2. For each x \in N, there is a finite subset B_x \subseteq \mathcal{B} such that x = \sum_{b \in B_x} r_b \cdot b. Let \mathcal{B}_1 = \bigcup_{x \in N} B_x; as the countable union of finite sets, \mathcal{B}_1 is countable. Certainly N \subseteq N_1 = \sum_{b \in \mathcal{B}_1} Rb. Certainly N_1 is also countable.
  3. We wish to show that M/N_1 is free. To that end, note that we have the natural inclusion \iota : \mathcal{B}\setminus\mathcal{B}_1 \rightarrow M/N_1 given by b \mapsto b+N_1. By the universal property of free modules, there is a unique R-module homomorphism \Phi : F(\mathcal{B}\setminus \mathcal{B}_1) \rightarrow M/N_1 such that \Phi(b) = b+N_1 for all b \in \mathcal{B} \setminus \mathcal{B}_1. We claim that \Phi is an isomorphism. To that end, let x \in \mathsf{ker}\ Phi. Say x = \sum r_ib_i. Now 0 = \sum r_ib_i +N_1, so that \sum r_ib_i \in N_1. Thus r_i = 0, and we have x = 0. So \Phi is injective. Now let x+N_1 \in M/N_1; since M is free on \mathcal{B}, we have x+N_1 = \sum r_ib_i + N_1 for some r_i and b_i \in \mathcal{B} \setminus \mathcal{B}_1. Certainly then \Phi(\sum r_ib_i) = x, so that \Phi is surjective. Thus \Phi is an R-module isomorphism, and M/N_1 is free as a \mathbb{Z}-module.
  4. We will now prove some lemmas.

    Lemma 1: If n \in \mathbb{Z} is divisible by infinitely many integers, then n = 0. Proof: Certainly 0 is divisible by infinitely many integers, since 0 = 0 \cdot k for all k. Suppose now that n is nonzero and that for some infinite set K \subseteq \mathbb{Z}, k|n for all k \in K. There must exist some k \in K with k > n, a contradiction. \square

    Lemma 2: Let F be a free \mathbb{Z}-module with free basis \mathcal{B} = \{b_i\}_I. If x \in F is nonzero, then there are only finitely many k \in \mathbb{Z} such that x = k \cdot m for some m \in F. Proof: Suppose to the contrary that a nonzero x \in F exists such that, for infinitely many k, there exists m \in F such that x = k \cdot m. Say x = \sum r_ib_i. Since x \neq 0, some a_i is nonzero. Looking at the b_i coefficient in the (unique) expansion of km, we have a_i = km_i for infinitely many integers k. By the lemma, a_i = 0, a contradiction. \square.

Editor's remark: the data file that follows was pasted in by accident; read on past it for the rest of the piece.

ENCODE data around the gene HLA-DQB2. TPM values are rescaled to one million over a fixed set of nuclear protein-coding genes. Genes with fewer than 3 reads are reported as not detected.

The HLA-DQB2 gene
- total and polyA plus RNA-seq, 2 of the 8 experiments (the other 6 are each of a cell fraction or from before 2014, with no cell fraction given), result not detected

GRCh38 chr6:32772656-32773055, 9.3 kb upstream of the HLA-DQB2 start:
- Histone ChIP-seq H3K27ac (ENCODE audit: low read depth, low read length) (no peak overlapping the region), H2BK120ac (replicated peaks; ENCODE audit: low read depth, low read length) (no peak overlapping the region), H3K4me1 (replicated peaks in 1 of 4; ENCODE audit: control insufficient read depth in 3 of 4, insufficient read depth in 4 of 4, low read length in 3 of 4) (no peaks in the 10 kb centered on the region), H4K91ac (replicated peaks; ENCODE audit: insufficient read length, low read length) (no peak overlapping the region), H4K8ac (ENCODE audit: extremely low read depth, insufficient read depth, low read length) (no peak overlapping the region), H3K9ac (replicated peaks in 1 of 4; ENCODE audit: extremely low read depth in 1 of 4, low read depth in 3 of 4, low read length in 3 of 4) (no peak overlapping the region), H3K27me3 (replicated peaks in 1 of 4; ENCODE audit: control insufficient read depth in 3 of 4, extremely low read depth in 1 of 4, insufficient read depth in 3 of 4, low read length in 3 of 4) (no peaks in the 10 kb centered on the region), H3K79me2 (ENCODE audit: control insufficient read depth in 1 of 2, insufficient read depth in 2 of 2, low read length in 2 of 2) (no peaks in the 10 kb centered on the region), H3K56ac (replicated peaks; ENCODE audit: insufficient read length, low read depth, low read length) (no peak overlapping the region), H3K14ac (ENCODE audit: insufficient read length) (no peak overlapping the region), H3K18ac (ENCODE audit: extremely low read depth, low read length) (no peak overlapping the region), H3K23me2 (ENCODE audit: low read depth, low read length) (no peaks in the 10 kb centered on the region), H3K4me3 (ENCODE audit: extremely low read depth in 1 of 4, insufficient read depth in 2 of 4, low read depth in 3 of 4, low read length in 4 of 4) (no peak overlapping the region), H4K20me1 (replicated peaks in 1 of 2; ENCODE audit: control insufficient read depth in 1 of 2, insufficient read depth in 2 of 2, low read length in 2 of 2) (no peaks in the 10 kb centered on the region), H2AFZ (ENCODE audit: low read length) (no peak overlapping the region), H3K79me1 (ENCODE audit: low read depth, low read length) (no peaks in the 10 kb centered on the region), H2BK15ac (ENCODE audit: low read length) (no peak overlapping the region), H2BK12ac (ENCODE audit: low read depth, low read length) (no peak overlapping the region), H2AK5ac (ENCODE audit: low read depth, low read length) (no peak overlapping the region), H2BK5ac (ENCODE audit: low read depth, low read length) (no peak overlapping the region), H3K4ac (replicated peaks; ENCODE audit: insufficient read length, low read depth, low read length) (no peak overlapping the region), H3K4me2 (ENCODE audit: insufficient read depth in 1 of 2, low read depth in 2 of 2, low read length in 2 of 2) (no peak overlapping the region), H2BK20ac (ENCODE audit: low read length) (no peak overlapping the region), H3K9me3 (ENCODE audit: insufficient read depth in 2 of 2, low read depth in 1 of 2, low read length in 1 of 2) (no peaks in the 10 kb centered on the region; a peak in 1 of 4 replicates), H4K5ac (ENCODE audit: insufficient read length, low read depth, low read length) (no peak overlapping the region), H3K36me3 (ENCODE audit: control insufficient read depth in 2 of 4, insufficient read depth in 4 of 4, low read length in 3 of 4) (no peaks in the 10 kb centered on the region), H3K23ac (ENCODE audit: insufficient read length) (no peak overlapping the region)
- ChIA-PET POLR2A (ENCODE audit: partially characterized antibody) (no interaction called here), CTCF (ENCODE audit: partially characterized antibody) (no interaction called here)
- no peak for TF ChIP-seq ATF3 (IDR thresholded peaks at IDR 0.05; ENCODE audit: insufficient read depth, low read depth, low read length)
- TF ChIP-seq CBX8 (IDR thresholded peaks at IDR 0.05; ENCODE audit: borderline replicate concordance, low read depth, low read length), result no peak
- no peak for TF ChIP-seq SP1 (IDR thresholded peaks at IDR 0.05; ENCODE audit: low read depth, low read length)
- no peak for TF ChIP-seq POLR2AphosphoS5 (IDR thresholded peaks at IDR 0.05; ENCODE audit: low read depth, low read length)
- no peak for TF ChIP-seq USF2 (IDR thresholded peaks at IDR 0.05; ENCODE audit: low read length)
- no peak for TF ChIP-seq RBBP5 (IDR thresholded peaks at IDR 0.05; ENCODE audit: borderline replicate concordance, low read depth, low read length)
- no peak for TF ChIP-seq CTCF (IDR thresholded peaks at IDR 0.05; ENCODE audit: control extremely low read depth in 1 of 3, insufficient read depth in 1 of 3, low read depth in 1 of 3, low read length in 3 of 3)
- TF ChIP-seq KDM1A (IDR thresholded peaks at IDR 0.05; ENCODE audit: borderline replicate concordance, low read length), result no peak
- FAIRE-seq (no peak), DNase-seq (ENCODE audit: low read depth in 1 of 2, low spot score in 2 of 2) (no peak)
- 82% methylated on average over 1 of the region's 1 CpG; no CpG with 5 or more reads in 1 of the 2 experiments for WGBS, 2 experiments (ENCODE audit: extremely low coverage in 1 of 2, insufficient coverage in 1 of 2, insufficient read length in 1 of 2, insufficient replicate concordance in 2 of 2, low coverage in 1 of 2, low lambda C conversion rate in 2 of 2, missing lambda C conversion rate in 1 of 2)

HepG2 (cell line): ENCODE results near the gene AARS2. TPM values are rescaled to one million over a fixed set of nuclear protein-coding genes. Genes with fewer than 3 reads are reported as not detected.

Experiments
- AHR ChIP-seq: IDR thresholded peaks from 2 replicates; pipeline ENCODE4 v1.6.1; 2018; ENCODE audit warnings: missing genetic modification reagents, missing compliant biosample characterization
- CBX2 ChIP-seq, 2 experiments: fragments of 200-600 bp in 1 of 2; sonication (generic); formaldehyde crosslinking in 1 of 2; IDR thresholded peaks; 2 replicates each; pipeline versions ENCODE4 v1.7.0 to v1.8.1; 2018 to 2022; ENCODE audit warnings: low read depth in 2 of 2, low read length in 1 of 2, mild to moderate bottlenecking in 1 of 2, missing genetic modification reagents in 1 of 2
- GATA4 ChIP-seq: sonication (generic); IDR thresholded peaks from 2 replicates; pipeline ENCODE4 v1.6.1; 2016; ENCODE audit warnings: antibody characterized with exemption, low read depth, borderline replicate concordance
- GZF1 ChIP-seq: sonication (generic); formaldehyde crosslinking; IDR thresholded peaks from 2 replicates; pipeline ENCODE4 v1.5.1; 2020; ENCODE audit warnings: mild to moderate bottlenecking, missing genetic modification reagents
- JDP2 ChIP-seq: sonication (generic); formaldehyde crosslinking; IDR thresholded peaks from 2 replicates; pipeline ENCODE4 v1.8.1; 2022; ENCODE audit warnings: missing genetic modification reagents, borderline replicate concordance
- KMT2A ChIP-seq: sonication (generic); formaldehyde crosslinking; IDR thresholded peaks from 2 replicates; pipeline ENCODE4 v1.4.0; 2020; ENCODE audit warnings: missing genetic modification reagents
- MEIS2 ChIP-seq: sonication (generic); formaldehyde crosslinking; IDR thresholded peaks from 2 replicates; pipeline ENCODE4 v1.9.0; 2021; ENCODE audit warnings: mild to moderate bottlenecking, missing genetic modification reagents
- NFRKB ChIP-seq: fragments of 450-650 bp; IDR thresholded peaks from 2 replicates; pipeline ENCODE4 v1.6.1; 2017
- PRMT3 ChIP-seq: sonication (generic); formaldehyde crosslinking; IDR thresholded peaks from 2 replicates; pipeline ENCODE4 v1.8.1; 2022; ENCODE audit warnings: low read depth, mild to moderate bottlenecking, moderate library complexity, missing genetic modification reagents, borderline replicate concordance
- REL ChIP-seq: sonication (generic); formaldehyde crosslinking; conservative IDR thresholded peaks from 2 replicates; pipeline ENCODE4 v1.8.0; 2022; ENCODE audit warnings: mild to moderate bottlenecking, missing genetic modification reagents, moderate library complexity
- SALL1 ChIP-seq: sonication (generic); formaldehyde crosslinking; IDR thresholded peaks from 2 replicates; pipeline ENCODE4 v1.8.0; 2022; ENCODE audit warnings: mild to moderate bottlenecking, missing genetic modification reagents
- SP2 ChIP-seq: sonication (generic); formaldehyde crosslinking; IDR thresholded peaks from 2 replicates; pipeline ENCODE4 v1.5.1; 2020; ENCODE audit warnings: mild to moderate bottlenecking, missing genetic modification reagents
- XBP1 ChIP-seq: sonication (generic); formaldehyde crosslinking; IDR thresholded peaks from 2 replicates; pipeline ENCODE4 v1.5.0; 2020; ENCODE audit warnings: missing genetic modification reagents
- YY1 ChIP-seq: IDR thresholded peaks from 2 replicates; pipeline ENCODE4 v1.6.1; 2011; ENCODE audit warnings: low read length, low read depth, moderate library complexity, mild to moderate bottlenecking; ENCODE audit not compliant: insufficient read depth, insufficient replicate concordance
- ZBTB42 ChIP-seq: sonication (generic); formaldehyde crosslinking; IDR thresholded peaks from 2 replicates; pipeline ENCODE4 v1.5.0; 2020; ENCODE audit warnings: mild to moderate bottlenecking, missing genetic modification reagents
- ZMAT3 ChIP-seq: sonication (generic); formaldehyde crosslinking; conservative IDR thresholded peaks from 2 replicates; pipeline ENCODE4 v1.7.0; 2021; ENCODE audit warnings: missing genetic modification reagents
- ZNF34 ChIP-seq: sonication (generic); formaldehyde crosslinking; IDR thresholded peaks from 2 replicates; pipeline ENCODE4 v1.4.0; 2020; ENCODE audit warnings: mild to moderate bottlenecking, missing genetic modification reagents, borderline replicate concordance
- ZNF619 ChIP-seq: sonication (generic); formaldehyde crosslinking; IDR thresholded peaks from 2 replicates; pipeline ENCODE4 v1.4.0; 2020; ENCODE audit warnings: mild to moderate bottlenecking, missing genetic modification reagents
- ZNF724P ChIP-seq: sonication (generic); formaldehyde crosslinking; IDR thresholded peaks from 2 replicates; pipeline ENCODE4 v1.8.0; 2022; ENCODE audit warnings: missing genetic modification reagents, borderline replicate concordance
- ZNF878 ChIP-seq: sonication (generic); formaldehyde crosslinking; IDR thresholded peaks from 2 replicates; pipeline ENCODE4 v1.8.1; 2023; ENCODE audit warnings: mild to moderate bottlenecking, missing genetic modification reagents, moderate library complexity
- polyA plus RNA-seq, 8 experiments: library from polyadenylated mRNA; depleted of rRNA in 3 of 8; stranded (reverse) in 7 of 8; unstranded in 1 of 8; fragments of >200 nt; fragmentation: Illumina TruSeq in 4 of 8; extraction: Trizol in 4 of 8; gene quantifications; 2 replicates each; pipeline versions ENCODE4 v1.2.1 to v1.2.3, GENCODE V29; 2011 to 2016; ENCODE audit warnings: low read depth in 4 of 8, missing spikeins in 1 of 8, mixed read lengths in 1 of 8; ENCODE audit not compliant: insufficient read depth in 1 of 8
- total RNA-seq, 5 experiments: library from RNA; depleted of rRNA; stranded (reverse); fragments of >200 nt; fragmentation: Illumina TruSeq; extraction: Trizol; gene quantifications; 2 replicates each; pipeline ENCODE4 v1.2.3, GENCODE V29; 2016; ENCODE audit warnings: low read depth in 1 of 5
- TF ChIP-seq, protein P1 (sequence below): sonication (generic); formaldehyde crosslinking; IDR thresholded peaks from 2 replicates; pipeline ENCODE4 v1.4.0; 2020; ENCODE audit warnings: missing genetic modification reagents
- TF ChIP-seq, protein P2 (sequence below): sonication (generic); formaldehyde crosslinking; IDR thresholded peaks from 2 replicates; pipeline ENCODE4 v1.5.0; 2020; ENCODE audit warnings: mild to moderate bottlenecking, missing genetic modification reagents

We certainly have a bijection \psi : \mathcal{S} \rightarrow \prod_\mathbb{N} \{1,-1\} = T. A diagonalization argument shows that T is uncountable as follows. Suppose \theta : \mathbb{N} \rightarrow T is a bijection. Construct \epsilon = (e_i) \in T as follows: e_i = 1 if \theta(i)_i = -1 and -1 otherwise. Since \epsilon differs from every element in \mathsf{im}\ \theta = T in some component, \epsilon is not in \mathsf{im}\ T, a contradiction. Thus \mathcal{S} is uncountable. Since N_1 is countable, there must exist s \in \mathcal{S} such that s \notin N_1.

  5. Let k \in \mathbb{Z} be positive. Define m \in M by m_i = i! if i! < k and \sigma_ii!/k if i \geq k, where \sigma_i = 1 if s_i > 0 and -1 if s_i < 0. Now (s-km)_i = 0 for all i > k, so that s-km \in N \subseteq N_1. Thus s + N_1 = k(m+N_1). This is a contradiction of part (4) above. Thus M is not free as a \mathbb{Z}-module.

Arbitrary direct products and direct sums of modules are modules

Let R be a ring and let \{M_i\}_{i \in I} be a family of left R-modules indexed by a (nonempty) set I. Prove that \prod_I M_i is a left R-module via the action r \cdot (m_i) = (r \cdot m_i) (Called the direct product of the modules M_i). Moreover, prove that the subset \bigoplus_I M_i = \{ (a_i) \in \prod_I M_i \ |\ a_i = 0\ \mathrm{for\ all\ but\ finitely\ many}\ i \} is a submodule of \prod_I M_i (Called the direct sum of the modules M_i). Moreover, show that \prod_{n \in \mathbb{N}} \mathbb{Z}/(n) and \bigoplus_{n \in \mathbb{N}} \mathbb{Z}/(n) are not isomorphic as \mathbb{Z}-modules.